The equalizer is kind of a volume control that bases its setting on the current it senses.  The current is a direct function of how far away you are from the central office, which is where your phone is connected to at the other end.  If you are 5 miles from the CO, then that is your loop distance, because that is where the central office battery that supplies the current is.  It doesn't matter whether you are calling accross the street, or across the country or to the Moon.  Your loop distance is the distance to the central office.

But lets say you work in an office that has a PBX that is 5 miles from the central office.  A PBX supplies its own battery supply for that system.  Any calls within the PBX are very short loops; maybe only tens of feet.  However, once you dial a 9 for the outside line the PBX switches your call over to the telephone company central office.  Now suddenly, the loop length turns from, say 100 feet to 5 miles.  The equalizer in the phone makes the needed adjustments to compensate for that and opens the volume wide open, and you will notice very little change.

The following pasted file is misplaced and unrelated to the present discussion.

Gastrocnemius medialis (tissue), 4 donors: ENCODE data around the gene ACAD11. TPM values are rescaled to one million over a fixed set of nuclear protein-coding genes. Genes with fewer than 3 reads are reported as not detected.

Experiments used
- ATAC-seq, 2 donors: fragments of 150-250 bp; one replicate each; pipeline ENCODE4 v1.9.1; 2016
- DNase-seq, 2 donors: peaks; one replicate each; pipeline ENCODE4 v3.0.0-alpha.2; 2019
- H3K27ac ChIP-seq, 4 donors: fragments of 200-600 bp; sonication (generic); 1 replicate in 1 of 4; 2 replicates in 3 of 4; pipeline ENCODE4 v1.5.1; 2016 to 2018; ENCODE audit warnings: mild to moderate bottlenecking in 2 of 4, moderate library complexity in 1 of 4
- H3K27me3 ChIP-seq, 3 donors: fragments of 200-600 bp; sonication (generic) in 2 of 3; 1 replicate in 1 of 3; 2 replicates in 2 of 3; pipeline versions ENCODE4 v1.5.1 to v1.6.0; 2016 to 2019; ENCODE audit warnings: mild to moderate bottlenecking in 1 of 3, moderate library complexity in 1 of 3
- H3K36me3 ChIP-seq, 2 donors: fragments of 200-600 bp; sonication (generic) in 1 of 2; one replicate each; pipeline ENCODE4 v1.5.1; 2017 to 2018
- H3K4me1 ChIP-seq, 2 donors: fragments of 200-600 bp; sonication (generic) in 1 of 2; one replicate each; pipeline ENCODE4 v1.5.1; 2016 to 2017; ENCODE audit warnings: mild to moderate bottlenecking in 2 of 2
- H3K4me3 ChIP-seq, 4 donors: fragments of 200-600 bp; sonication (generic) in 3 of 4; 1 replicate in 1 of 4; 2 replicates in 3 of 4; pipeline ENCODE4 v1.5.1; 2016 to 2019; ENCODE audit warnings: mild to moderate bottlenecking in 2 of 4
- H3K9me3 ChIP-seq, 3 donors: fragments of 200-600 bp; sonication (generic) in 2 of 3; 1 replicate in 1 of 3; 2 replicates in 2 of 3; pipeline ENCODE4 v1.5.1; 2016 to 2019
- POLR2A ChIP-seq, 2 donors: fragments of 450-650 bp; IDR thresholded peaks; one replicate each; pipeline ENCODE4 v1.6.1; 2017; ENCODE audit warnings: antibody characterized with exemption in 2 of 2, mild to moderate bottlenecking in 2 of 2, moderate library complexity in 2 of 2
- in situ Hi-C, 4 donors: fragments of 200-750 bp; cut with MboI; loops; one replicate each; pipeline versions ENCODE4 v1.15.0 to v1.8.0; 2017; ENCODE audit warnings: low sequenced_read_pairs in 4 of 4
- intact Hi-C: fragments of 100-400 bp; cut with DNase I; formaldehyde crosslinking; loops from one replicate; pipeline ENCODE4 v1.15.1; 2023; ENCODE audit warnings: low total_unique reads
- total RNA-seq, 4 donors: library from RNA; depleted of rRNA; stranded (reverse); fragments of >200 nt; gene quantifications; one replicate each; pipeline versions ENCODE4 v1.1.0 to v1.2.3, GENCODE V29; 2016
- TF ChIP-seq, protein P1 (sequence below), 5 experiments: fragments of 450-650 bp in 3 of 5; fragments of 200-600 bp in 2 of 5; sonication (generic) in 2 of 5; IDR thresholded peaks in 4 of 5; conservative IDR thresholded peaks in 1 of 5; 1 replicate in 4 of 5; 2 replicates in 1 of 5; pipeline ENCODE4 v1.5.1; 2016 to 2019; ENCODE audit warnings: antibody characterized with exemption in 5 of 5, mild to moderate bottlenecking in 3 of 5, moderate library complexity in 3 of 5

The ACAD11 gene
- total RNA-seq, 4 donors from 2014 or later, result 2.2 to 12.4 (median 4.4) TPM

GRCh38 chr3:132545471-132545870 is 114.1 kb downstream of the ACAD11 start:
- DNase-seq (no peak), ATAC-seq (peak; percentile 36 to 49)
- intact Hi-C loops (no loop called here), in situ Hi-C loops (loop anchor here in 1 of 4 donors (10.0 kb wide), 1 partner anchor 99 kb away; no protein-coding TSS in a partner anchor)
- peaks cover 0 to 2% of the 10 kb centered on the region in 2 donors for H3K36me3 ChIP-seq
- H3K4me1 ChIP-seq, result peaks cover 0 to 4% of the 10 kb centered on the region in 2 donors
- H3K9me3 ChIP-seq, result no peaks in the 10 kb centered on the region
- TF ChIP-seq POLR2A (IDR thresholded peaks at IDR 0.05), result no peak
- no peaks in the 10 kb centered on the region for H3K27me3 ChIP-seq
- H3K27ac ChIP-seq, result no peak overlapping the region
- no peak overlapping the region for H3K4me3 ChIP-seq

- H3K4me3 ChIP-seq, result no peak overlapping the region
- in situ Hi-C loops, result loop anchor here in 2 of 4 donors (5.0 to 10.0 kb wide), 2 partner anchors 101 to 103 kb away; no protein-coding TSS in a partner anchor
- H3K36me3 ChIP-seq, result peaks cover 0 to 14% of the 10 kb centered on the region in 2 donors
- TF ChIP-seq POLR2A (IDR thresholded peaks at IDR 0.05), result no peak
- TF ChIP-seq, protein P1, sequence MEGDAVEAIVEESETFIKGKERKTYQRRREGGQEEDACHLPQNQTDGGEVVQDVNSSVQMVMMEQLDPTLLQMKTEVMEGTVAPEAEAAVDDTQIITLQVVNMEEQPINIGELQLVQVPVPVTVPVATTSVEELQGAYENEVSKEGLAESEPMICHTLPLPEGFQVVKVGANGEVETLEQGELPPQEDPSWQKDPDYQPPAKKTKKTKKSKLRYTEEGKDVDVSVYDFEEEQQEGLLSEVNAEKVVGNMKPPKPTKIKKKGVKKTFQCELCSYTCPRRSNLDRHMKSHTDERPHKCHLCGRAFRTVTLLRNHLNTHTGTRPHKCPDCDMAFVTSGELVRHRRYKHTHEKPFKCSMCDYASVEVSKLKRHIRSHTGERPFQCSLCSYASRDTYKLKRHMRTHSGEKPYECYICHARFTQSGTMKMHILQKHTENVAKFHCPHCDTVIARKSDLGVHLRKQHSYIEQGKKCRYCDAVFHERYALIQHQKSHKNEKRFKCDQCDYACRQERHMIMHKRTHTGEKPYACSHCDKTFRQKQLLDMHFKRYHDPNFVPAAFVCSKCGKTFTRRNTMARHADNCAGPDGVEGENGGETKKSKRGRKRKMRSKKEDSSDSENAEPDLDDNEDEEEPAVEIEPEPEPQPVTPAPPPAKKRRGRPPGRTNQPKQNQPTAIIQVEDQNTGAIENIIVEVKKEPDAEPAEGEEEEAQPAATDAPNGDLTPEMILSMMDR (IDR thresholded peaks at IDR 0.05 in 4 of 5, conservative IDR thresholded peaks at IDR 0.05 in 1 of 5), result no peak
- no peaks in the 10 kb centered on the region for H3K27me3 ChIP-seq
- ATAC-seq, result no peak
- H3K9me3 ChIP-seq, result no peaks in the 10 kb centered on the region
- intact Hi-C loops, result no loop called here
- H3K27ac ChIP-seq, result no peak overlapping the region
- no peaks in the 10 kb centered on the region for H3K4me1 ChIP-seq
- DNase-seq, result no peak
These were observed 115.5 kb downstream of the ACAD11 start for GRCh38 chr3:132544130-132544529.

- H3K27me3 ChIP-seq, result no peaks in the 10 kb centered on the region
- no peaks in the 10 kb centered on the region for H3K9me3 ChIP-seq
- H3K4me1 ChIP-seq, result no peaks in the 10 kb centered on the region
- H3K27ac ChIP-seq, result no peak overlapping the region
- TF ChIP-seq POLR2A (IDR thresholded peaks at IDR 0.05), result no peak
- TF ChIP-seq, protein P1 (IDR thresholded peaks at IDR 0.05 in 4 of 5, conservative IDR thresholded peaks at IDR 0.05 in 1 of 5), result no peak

A non-equalized phone like a 302 and earlier could have a very noticeable difference between long and short loops.  In a 302 environment, the local PBX could sound too loud, and a call through the central office could be annoyingly weak.

The equalizer was a giant step for the phone company.
-Bill G

Offline McHeath

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Re: Now the Story Can be Told.
« Reply #295 on: March 30, 2010, 05:23:08 PM »
Welcome to the forum Paul.

Quote
We still need to find a known 1949 set to compare with yours and a 1950 set to fill in the gaps.

Are there any known 1949 sets?

Do you believe that this chassis of D/Ps is a 1948 field trial unit?



Offline bwanna

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Re: Now the Story Can be Told.
« Reply #296 on: March 30, 2010, 06:04:47 PM »
we are getting a little off the topic of dan's amazing find. but to the subject of equalizers i would like to add that loads coils are installed in the plant now. simply put these are amplifiers placed at 6k intervals on loops >18k.